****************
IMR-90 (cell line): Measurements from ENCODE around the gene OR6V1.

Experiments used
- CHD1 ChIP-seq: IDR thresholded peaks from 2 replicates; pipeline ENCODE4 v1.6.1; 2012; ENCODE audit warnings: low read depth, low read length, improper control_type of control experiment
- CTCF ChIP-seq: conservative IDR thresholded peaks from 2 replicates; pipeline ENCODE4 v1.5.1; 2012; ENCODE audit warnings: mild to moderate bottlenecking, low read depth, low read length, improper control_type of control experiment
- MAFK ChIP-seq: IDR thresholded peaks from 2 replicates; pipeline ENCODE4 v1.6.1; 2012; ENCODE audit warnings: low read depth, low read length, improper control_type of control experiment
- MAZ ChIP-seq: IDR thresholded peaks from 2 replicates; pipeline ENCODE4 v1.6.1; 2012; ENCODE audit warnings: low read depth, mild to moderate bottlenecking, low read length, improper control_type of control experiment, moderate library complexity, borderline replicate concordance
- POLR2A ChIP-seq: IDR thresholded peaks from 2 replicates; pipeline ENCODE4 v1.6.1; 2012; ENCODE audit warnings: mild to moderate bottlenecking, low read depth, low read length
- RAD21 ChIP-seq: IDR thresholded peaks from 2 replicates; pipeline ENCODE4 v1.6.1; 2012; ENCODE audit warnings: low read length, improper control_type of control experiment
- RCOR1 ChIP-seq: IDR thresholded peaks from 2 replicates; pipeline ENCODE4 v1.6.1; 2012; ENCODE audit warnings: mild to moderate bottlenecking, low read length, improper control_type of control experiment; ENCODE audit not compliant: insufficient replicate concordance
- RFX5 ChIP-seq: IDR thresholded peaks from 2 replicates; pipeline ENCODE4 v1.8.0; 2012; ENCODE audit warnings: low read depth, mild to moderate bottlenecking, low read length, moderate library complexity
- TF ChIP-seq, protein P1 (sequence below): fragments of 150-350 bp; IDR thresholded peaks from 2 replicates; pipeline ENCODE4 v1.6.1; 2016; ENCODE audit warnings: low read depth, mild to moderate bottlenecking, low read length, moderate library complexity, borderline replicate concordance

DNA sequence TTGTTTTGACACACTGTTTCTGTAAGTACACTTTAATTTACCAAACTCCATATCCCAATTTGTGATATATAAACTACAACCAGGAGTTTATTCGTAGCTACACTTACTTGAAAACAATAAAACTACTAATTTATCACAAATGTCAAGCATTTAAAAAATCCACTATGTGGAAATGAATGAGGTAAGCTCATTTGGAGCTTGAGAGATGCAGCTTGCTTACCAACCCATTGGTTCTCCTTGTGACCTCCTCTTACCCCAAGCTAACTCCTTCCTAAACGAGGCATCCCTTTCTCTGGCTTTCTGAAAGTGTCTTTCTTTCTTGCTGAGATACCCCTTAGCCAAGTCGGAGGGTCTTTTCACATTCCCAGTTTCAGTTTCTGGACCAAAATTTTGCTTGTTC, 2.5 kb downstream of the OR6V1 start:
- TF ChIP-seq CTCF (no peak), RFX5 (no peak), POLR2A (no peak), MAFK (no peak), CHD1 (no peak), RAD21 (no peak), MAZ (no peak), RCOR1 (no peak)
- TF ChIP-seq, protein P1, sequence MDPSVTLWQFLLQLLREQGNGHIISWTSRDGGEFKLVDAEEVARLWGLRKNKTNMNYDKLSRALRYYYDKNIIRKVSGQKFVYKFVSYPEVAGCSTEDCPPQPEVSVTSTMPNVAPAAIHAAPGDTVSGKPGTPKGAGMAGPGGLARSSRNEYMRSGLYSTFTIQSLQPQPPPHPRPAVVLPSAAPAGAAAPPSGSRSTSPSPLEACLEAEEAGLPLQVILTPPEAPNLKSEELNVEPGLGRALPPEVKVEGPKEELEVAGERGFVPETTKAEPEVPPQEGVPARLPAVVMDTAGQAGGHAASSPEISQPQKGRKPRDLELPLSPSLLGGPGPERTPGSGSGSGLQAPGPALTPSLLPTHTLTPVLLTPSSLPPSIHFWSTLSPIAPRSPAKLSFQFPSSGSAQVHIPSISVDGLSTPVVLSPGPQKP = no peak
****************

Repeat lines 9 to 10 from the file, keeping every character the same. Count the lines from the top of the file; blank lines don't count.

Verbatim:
- RCOR1 ChIP-seq: IDR thresholded peaks from 2 replicates; pipeline ENCODE4 v1.6.1; 2012; ENCODE audit warnings: mild to moderate bottlenecking, low read length, improper control_type of control experiment; ENCODE audit not compliant: insufficient replicate concordance
- RFX5 ChIP-seq: IDR thresholded peaks from 2 replicates; pipeline ENCODE4 v1.8.0; 2012; ENCODE audit warnings: low read depth, mild to moderate bottlenecking, low read length, moderate library complexity